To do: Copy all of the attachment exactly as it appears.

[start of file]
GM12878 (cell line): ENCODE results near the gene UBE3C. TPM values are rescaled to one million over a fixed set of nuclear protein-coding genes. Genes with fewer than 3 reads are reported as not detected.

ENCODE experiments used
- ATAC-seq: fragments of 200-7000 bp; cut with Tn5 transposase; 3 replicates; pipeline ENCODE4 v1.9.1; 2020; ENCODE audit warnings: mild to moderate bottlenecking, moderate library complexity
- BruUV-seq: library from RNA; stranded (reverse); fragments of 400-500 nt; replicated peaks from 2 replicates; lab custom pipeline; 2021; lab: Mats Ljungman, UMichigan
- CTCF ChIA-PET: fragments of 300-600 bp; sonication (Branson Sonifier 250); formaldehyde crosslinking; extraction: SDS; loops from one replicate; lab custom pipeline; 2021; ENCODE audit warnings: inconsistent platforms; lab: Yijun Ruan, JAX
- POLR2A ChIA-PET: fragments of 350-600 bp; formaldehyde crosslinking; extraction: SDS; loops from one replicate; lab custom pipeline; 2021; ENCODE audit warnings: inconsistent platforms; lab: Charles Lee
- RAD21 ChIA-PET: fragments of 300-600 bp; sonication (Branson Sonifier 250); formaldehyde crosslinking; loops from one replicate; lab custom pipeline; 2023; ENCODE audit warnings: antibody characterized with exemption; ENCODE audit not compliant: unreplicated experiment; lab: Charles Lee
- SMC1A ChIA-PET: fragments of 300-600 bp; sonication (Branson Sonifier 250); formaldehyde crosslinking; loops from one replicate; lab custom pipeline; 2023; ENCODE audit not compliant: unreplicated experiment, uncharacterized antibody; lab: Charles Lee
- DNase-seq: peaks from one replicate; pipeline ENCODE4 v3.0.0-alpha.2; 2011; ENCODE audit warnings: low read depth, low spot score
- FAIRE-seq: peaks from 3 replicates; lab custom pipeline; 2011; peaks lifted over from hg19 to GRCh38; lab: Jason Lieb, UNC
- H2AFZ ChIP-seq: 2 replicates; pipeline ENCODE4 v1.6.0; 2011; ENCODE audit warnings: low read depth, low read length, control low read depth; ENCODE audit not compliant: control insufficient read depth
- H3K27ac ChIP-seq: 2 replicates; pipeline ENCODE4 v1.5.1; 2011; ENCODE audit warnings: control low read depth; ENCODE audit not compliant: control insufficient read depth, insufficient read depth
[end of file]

GM12878 (cell line): ENCODE results near the gene UBE3C. TPM values are rescaled to one million over a fixed set of nuclear protein-coding genes. Genes with fewer than 3 reads are reported as not detected.

ENCODE experiments used
- ATAC-seq: fragments of 200-7000 bp; cut with Tn5 transposase; 3 replicates; pipeline ENCODE4 v1.9.1; 2020; ENCODE audit warnings: mild to moderate bottlenecking, moderate library complexity
- BruUV-seq: library from RNA; stranded (reverse); fragments of 400-500 nt; replicated peaks from 2 replicates; lab custom pipeline; 2021; lab: Mats Ljungman, UMichigan
- CTCF ChIA-PET: fragments of 300-600 bp; sonication (Branson Sonifier 250); formaldehyde crosslinking; extraction: SDS; loops from one replicate; lab custom pipeline; 2021; ENCODE audit warnings: inconsistent platforms; lab: Yijun Ruan, JAX
- POLR2A ChIA-PET: fragments of 350-600 bp; formaldehyde crosslinking; extraction: SDS; loops from one replicate; lab custom pipeline; 2021; ENCODE audit warnings: inconsistent platforms; lab: Charles Lee
- RAD21 ChIA-PET: fragments of 300-600 bp; sonication (Branson Sonifier 250); formaldehyde crosslinking; loops from one replicate; lab custom pipeline; 2023; ENCODE audit warnings: antibody characterized with exemption; ENCODE audit not compliant: unreplicated experiment; lab: Charles Lee
- SMC1A ChIA-PET: fragments of 300-600 bp; sonication (Branson Sonifier 250); formaldehyde crosslinking; loops from one replicate; lab custom pipeline; 2023; ENCODE audit not compliant: unreplicated experiment, uncharacterized antibody; lab: Charles Lee
- DNase-seq: peaks from one replicate; pipeline ENCODE4 v3.0.0-alpha.2; 2011; ENCODE audit warnings: low read depth, low spot score
- FAIRE-seq: peaks from 3 replicates; lab custom pipeline; 2011; peaks lifted over from hg19 to GRCh38; lab: Jason Lieb, UNC
- H2AFZ ChIP-seq: 2 replicates; pipeline ENCODE4 v1.6.0; 2011; ENCODE audit warnings: low read depth, low read length, control low read depth; ENCODE audit not compliant: control insufficient read depth
- H3K27ac ChIP-seq: 2 replicates; pipeline ENCODE4 v1.5.1; 2011; ENCODE audit warnings: control low read depth; ENCODE audit not compliant: control insufficient read depth, insufficient read depth